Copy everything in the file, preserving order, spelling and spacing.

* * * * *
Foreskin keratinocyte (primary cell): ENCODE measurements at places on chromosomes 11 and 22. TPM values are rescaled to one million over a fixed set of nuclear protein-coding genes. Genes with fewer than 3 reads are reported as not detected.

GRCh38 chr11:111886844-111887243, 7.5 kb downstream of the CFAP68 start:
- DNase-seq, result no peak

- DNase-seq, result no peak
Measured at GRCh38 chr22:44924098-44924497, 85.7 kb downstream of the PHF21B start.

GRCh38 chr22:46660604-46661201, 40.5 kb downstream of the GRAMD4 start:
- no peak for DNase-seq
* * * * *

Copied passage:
Foreskin keratinocyte (primary cell): ENCODE measurements at places on chromosomes 11 and 22. TPM values are rescaled to one million over a fixed set of nuclear protein-coding genes. Genes with fewer than 3 reads are reported as not detected.

GRCh38 chr11:111886844-111887243, 7.5 kb downstream of the CFAP68 start:
- DNase-seq, result no peak

- DNase-seq, result no peak
Measured at GRCh38 chr22:44924098-44924497, 85.7 kb downstream of the PHF21B start.

GRCh38 chr22:46660604-46661201, 40.5 kb downstream of the GRAMD4 start:
- no peak for DNase-seq